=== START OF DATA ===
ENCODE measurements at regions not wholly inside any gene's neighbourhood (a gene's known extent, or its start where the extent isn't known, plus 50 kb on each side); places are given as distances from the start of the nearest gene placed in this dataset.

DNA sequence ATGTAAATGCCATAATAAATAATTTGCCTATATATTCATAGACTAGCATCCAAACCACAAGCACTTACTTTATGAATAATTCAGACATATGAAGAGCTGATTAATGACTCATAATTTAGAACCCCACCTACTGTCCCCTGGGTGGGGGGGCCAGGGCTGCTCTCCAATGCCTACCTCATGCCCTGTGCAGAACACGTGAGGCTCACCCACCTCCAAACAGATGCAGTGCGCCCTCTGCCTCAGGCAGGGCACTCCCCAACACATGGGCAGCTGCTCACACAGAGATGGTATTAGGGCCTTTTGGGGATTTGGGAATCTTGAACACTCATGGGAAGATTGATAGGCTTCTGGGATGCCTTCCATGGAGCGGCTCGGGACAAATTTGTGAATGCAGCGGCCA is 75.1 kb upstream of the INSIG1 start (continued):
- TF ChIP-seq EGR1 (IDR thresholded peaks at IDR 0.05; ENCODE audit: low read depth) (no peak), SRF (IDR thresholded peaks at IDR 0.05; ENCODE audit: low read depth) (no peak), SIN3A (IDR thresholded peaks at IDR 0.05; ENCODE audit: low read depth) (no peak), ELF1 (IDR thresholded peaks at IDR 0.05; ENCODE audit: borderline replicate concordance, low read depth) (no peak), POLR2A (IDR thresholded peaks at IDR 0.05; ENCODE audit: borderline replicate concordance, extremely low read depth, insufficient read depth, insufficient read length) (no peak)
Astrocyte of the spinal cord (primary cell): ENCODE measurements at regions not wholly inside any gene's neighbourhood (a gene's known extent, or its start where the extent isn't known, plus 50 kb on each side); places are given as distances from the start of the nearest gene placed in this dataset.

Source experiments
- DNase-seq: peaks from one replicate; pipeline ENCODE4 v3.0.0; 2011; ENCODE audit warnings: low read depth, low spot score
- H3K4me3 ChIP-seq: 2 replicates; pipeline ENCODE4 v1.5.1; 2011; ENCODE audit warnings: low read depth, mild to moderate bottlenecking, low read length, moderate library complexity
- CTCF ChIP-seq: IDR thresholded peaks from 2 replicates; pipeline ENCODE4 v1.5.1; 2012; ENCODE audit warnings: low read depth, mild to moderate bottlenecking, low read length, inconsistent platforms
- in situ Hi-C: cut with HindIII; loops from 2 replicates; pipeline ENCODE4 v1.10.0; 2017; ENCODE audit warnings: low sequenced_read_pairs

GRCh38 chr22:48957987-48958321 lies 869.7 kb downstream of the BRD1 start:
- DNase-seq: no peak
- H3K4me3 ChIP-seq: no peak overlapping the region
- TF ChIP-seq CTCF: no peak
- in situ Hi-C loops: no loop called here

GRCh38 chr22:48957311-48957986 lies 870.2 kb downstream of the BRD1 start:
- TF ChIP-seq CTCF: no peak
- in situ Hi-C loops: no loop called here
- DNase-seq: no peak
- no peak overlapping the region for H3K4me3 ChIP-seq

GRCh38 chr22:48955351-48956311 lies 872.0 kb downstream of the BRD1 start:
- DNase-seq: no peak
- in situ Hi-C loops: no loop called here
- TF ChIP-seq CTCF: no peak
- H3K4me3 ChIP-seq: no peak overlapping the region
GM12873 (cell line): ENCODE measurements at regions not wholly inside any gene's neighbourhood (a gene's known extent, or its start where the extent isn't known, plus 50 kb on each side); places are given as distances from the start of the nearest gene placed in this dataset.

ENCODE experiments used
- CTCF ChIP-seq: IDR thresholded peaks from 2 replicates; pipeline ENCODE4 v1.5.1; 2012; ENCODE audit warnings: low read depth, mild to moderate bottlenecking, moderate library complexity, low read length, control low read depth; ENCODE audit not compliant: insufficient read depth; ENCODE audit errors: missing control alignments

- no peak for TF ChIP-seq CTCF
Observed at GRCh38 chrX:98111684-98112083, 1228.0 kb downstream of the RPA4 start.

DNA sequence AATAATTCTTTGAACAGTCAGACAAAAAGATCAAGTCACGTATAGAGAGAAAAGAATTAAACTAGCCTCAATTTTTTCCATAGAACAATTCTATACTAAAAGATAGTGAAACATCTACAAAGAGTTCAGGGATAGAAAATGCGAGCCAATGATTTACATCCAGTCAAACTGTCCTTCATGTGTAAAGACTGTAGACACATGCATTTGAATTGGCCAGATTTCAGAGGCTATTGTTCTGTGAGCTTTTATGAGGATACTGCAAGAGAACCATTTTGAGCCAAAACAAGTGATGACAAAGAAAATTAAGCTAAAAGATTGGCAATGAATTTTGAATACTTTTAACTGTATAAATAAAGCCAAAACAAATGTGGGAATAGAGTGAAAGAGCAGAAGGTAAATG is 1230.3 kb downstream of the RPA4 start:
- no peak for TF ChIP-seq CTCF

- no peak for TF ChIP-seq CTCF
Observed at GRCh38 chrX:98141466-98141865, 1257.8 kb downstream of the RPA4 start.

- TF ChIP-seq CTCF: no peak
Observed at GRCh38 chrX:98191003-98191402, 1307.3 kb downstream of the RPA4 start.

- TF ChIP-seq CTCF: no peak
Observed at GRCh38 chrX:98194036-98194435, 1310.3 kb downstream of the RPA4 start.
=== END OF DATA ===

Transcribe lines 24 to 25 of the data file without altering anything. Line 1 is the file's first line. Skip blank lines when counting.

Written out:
- H3K4me3 ChIP-seq: no peak overlapping the region
GM12873 (cell line): ENCODE measurements at regions not wholly inside any gene's neighbourhood (a gene's known extent, or its start where the extent isn't known, plus 50 kb on each side); places are given as distances from the start of the nearest gene placed in this dataset.